by Neil Gaiman
First sentence: “It was only a duck pond, out at the back of the farm.”
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Review copy picked up at Winter Institute and passed on to me by a coworker.
Childhood memories are tricky things. Especially when, with time and distance, the events seem less than real. So, what happens when one is faced with a memory — something do Dark and Sinister — that is unbelievable?
An unnamed man returns to his childhood home in Sussex, England and is drawn to the house at the end of the lane, or more particularly, the pond. That’s when he begins to remember: a suicide, and Letty Hempstock taking him Beyond and the Events that Followed.
I know I’m being vague, but that’s on purpose. Much of the charm of this fairy tale — and it is a fairy tale — is watching the events unfold through the child’s eyes. It’s got all the traditional fairy tale elements: an Evil that needs to be Vanquished; a good witch to help our unwitting hero do just that. I’m not a true fan or expert on Gaiman, but I don’t think he’s written something this straightforwardly charming since Stardust. And, in spite of the Dark and the Foreboding, it is a sweet, simple, charming story.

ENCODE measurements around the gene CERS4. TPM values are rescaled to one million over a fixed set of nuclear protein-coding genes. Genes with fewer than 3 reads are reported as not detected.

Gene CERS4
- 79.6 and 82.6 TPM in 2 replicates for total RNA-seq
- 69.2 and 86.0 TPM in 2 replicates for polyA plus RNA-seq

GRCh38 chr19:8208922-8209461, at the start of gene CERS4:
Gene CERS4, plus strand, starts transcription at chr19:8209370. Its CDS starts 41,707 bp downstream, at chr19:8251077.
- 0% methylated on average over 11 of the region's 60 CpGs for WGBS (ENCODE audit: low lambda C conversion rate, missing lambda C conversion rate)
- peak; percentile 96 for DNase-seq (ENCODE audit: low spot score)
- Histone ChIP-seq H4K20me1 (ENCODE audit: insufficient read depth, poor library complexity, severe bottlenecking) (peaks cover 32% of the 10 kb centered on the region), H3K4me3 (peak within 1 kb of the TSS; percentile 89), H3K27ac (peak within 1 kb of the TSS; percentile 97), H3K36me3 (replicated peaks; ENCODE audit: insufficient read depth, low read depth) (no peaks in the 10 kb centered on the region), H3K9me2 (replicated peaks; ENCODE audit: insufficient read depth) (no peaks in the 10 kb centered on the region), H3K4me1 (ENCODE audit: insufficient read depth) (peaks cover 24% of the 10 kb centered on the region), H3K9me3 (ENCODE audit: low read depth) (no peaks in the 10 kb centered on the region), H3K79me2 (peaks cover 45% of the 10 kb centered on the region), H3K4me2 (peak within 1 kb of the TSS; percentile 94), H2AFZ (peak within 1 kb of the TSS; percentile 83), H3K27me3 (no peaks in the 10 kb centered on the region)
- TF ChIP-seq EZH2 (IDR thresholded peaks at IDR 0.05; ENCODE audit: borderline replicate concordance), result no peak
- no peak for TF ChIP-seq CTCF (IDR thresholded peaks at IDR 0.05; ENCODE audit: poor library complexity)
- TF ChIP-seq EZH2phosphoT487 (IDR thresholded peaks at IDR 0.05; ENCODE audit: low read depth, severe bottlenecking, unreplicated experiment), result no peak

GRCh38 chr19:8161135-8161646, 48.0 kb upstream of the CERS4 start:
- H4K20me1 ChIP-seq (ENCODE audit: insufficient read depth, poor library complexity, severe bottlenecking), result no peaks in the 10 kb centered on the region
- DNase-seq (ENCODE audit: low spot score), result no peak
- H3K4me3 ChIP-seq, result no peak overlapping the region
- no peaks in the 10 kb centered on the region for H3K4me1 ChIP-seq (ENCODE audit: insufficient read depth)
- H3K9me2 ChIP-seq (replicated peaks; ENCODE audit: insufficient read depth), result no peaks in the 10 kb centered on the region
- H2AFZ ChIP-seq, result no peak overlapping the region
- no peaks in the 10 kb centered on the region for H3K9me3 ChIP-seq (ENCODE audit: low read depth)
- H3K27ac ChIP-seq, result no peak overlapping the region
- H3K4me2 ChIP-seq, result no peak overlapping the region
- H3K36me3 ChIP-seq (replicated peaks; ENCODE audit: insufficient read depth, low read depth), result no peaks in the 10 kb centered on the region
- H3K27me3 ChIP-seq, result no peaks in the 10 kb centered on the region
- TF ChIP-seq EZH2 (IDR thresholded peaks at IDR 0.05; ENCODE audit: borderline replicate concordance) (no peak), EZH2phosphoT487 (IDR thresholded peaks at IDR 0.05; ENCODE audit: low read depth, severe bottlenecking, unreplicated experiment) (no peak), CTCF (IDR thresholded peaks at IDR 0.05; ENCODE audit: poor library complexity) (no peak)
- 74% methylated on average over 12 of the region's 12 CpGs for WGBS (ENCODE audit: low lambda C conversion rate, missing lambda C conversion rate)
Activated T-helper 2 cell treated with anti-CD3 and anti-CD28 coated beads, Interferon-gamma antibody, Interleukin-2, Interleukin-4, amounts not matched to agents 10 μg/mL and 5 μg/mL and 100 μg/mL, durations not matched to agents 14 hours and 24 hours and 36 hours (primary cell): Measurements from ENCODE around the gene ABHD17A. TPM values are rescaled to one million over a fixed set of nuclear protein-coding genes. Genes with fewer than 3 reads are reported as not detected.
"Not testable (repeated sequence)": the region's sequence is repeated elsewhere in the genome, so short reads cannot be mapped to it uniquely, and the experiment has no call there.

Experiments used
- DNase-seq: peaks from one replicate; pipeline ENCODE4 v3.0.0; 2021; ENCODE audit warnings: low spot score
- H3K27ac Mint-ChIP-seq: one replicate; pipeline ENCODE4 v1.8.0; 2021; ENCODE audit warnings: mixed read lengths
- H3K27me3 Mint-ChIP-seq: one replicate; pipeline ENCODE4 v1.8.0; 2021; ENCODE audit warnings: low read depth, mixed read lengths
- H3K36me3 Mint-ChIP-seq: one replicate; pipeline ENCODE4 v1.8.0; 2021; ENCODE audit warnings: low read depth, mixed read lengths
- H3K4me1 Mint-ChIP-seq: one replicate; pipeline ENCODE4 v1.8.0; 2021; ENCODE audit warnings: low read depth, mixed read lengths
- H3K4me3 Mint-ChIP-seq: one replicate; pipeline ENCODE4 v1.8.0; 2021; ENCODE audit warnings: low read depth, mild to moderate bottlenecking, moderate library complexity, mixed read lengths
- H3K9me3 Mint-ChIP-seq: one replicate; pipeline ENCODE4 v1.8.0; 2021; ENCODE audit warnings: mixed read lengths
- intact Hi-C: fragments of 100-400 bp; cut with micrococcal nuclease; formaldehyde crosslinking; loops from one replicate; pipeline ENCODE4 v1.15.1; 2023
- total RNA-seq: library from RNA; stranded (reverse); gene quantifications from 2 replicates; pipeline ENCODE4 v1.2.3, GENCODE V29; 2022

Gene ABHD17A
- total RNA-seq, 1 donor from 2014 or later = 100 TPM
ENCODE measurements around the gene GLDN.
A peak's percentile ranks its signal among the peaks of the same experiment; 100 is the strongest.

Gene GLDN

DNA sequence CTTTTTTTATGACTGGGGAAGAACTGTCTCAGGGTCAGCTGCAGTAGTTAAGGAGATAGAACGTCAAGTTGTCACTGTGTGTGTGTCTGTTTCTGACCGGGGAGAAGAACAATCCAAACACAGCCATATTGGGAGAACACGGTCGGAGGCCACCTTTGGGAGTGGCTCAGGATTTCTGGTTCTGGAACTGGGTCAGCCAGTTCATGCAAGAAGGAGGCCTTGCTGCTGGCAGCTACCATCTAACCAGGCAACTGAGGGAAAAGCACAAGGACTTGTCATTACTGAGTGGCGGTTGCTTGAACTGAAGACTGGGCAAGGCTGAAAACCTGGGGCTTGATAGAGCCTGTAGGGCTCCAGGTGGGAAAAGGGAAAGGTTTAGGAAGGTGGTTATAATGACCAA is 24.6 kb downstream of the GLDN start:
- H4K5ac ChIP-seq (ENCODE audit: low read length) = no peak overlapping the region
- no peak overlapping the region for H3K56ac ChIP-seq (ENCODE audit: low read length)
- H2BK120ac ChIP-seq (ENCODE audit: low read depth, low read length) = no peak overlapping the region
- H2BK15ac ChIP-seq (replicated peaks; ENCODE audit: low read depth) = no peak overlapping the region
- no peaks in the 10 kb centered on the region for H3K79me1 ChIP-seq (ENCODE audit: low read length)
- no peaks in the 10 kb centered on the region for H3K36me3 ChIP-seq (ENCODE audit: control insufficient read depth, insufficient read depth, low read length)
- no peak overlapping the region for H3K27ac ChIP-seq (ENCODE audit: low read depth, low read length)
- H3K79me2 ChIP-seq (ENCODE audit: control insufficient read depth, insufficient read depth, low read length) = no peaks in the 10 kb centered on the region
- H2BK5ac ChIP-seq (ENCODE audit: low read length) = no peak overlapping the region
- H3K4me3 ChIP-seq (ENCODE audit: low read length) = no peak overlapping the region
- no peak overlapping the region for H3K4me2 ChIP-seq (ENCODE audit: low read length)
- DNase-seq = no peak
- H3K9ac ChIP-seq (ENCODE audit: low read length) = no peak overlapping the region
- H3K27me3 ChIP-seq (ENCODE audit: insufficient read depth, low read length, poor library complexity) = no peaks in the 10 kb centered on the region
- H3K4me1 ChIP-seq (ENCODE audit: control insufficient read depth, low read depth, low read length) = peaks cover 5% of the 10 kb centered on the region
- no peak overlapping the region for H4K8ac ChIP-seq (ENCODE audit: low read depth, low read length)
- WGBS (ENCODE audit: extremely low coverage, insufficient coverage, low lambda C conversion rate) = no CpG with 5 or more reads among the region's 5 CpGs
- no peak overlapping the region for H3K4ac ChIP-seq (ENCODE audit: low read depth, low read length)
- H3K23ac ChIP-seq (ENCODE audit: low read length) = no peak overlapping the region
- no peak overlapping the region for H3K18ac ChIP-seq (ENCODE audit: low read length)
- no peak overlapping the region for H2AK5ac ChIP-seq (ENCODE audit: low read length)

My coworker mentioned that she felt like something was missing when she finished, but I disagree: it’s just right the way it is. Not complex, not elaborate, but eloquent in its sparseness. And I admire that.